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James H. Lane - Story of Stonewall Jackson Shooting

James H. Lane - Story of Stonewall Jackson Shooting Civil Wars Disasters

General James H. Lane (who had studied under Stonewall Jackson at VMI - Virginia Military Institute) provides an account of Jackson's shooting (at pages 32-35 of his Reminiscences). 

It appears that a warning had been given - that the men passing through, on horseback, were from the same side - but the soldiers who fired at Jackson believed the warning was a Union ruse:

After forming my line, I rode back to ask Genl Hill if we must advance or wait for further orders; and on the plank road, I met General Jackson; he recognized me and at once called out "Lane who are you looking for?" I told him, and to save further delay, as I did not know where to find Hill, I asked for orders.

In an earnest tone and with a pushing jesture in the direction of the enemy, he replied; "Push right ahead Lane," and then rode forward.

This was the last time I ever saw my old V.M.I Professor and commanding Lieut. Genl alive.

I then rode to the right to put it in motion, and found that Lieut Coll Smith of the Federal Army had come in between my two lines with a white handkerchief tied to a stick to learn, as he stated, whether we were friends or foes.

This officer seemed surprised at my not allowing him to return after he had gratified his curiosity. I was further delayed by a report that there was talking heard on our right. Lieutenant Emack was detailed with a small force to reconnoitre and soon returned with the 128th Penn regiment which had surrendered, on being informed that they were cut off and their Coll captured.

Just then, some of the skirmishers fired at a horseman who rode up from the direction of the enemy and called for "General Williams."

This unknown person escaped, but the firing at him caused the whole skirmish line to open, to which the enemy responded with a furious fire, their batteries opening heavily.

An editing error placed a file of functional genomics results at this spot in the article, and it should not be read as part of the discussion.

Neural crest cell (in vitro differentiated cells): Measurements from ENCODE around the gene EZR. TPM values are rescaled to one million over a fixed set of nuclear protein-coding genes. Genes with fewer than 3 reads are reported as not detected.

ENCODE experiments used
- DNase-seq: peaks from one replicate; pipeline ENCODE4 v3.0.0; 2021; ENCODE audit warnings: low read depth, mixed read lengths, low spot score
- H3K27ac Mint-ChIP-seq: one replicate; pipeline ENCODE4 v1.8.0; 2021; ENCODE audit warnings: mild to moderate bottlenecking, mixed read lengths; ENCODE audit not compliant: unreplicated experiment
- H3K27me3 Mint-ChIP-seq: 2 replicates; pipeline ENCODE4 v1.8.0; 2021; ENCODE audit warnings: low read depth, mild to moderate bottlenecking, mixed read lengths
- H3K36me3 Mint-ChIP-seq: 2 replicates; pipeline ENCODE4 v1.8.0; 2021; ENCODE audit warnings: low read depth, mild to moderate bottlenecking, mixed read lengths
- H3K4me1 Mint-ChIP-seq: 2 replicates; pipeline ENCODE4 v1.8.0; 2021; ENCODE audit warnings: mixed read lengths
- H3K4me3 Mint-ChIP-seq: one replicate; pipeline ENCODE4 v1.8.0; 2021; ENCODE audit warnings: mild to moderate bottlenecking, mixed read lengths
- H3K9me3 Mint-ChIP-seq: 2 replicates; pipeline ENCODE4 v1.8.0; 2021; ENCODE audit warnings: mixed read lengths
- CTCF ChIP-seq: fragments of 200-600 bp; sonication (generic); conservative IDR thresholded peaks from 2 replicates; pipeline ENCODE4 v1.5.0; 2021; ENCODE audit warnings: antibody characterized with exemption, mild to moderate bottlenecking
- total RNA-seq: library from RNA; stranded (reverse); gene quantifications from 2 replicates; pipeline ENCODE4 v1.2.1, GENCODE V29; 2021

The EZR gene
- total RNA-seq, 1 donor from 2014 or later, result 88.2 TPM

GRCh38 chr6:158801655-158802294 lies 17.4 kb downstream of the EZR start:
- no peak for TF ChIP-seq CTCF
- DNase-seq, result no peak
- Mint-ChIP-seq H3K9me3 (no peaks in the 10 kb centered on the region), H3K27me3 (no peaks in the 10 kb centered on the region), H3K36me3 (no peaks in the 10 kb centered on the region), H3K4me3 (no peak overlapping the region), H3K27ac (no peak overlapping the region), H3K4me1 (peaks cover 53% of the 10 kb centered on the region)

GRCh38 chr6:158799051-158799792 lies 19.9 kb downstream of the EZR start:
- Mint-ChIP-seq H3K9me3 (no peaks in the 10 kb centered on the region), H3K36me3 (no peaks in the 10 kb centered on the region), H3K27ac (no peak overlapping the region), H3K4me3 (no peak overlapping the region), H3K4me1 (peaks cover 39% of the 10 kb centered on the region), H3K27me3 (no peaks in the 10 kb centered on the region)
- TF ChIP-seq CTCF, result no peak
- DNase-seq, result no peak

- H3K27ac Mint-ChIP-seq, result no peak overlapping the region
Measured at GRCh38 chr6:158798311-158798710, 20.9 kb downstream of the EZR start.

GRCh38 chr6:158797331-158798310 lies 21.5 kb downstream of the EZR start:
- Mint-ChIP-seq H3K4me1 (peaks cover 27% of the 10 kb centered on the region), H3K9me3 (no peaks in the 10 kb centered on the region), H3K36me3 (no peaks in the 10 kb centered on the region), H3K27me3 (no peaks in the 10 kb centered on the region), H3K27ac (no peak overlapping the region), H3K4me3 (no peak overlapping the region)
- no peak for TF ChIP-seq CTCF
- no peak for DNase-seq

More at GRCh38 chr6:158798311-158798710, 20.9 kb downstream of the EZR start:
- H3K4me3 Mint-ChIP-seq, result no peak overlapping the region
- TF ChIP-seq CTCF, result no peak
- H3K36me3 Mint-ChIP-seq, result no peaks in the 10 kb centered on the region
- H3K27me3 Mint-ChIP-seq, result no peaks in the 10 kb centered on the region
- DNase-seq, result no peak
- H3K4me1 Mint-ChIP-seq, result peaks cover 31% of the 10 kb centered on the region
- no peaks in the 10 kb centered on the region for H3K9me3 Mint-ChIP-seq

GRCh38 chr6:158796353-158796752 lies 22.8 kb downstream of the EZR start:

This was the fusilade that drove in Genls Jackson & Hill with their staffs - they having gone to the front reconnoitreing unknown to me or the officers of my brigade.

A short heavy infantry fire then followed in the direction of the road where the 18th was stationed, soon after which, General Pender rode up and advised me not to advance, as both General Jackson and Genl Hill were wounded, and it was thought by my men.

On going back to the road, Major, afterwards Coll John D. Barry, commanding the 18th North Carolina Infantry, whose right rested on the road, informed me, that he knew nothing of Generals Jackson & Hill having gone to the front, that he could not distinguish friend from foe in the dark, and through the scrubby underwood, that soon after the skirmish line opened and the firing began, he heard the clattering of approaching horsemen and the cry of cavalry, and knowing that he was in the front line & only the enemy in his front, he not only ordered his men to fire, but made them keep it up, so convinced was he that they were enemies, & that the cry of friends was only a ruse.

The "cry of friends" was not a "ruse." As a result of the friendly fire, General Stonewall Jackson was shot.

While Jackson's men carried him on a stretcher, they accidentally dropped him. That dropping, according to Jackson's physician, was the likely cause of the pneumonia which complicated the General's recovery.

Stonewall Jackson died as a result of his injuries. When that happened, General Robert E. Lee lost his most-important General. Historians believe that the loss of Jackson contributed to the ensuing military losses of the Confederacy.

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Author: Carole D. Bos, J.D. 5124stories and lessons created

Original Release: Oct 07, 2013

Updated Last Revision: Oct 19, 2017


Media Credits

Photograph of General Lane, U.S. National Archives.

Quoted passage, from General Lane's Reminiscences (pages 32-35).

PD

 

 

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